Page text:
Photo ID for voters advances in Virginia Senate

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Local,Virginia,Steve Contorno

RICHMOND -- Last year, Virginia voters were told they had to start bringing some proof of their identity before they could cast a ballot. Soon, they may have to bring an identification card with their photo on it.

The Senate voted Tuesday along party lines to explicitly require Virginians to bring a photo ID to the polls. The bill was amended so it would not go into affect until 2014, after this year's gubernatorial election, and it also includes a provision that allows any voter to obtain a photo ID card at no cost.

Lt. Gov. Bill Bolling, a Republican, cast the tie-breaking 21st vote in the evenly divided Senate.

In a similar effort, the Republican-controlled House moved Tuesday to amend a list of acceptable forms of identification put in place by Gov. Bob McDonnell last year after a successful GOP effort to require an ID to vote. The House moved Tuesday to eliminate any ID that doesn't include a picture of the voter, excluding voter ID cards and concealed carry permits.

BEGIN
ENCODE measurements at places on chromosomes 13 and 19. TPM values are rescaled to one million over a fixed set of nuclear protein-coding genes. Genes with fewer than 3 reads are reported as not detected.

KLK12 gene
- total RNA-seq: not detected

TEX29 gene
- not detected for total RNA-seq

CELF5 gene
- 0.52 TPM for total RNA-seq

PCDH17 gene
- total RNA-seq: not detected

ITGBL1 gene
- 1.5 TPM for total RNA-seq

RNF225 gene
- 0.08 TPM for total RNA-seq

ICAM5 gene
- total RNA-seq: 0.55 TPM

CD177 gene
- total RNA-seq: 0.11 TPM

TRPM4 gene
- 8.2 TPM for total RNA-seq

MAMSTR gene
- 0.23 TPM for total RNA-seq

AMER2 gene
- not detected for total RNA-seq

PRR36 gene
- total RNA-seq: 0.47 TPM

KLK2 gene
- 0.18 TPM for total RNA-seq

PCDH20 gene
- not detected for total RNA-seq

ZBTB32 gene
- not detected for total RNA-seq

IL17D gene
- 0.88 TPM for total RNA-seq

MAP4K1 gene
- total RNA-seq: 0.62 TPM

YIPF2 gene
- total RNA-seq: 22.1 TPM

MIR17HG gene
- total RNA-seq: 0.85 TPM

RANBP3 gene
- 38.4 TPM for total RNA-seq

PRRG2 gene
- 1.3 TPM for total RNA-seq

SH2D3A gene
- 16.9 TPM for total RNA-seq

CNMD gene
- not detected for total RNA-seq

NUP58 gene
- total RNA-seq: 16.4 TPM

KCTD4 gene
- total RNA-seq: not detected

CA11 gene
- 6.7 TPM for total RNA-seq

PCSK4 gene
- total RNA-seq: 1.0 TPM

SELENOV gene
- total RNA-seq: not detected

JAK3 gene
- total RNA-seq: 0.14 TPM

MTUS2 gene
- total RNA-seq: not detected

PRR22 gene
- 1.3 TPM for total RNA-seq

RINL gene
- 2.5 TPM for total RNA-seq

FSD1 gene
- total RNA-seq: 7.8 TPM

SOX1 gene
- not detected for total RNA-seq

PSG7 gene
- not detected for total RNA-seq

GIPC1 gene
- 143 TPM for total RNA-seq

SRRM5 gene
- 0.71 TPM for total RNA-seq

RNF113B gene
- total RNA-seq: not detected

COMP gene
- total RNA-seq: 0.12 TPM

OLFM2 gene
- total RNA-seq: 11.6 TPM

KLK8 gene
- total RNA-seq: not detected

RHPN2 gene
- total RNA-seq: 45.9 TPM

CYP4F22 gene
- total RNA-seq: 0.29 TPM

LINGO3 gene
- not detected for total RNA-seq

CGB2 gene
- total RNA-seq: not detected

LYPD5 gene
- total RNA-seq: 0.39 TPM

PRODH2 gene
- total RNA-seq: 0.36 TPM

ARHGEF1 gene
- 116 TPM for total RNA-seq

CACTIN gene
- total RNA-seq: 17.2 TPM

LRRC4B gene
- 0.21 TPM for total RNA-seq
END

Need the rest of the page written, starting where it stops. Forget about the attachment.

McDonnell said the current list of allowable IDs is sufficient and changes aren't necessary, but he did not rule out allowing them.

Republicans insisted photo identification is necessary to prevent voter fraud.

"There's no excuse for a person not to have a voter ID," said Del. Mark Cole, R-Fredericksburg.

But Democrats said there are many people who do not have a photo ID, and most of them are low-income residents or college students -- groups that traditionally vote Democratic. They also are wary of repeated efforts by Republicans to change voting requirements after a pair of presidential elections in which a Democrat carried the state.

"I find it interesting to note that it's only after the past two presidential elections that my colleagues have had such interest in this legislation," said Sen. Don McEachin, D-Henrico. "Some people just want to confound the electorate and change the rules for voting again. I think it's because they didn't like the last election returns."

scontorno@washingtonexaminer.com

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